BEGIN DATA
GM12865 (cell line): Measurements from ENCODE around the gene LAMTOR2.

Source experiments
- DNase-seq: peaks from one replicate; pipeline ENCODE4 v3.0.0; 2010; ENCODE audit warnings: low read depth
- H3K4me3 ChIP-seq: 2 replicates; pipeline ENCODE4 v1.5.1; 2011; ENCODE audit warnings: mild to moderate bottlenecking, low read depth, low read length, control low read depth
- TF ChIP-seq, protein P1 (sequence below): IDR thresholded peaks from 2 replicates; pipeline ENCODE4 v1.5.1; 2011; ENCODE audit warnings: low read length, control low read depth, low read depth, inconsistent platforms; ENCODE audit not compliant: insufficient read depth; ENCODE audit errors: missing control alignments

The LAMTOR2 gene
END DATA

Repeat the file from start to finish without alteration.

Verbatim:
GM12865 (cell line): Measurements from ENCODE around the gene LAMTOR2.

Source experiments
- DNase-seq: peaks from one replicate; pipeline ENCODE4 v3.0.0; 2010; ENCODE audit warnings: low read depth
- H3K4me3 ChIP-seq: 2 replicates; pipeline ENCODE4 v1.5.1; 2011; ENCODE audit warnings: mild to moderate bottlenecking, low read depth, low read length, control low read depth
- TF ChIP-seq, protein P1 (sequence below): IDR thresholded peaks from 2 replicates; pipeline ENCODE4 v1.5.1; 2011; ENCODE audit warnings: low read length, control low read depth, low read depth, inconsistent platforms; ENCODE audit not compliant: insufficient read depth; ENCODE audit errors: missing control alignments

The LAMTOR2 gene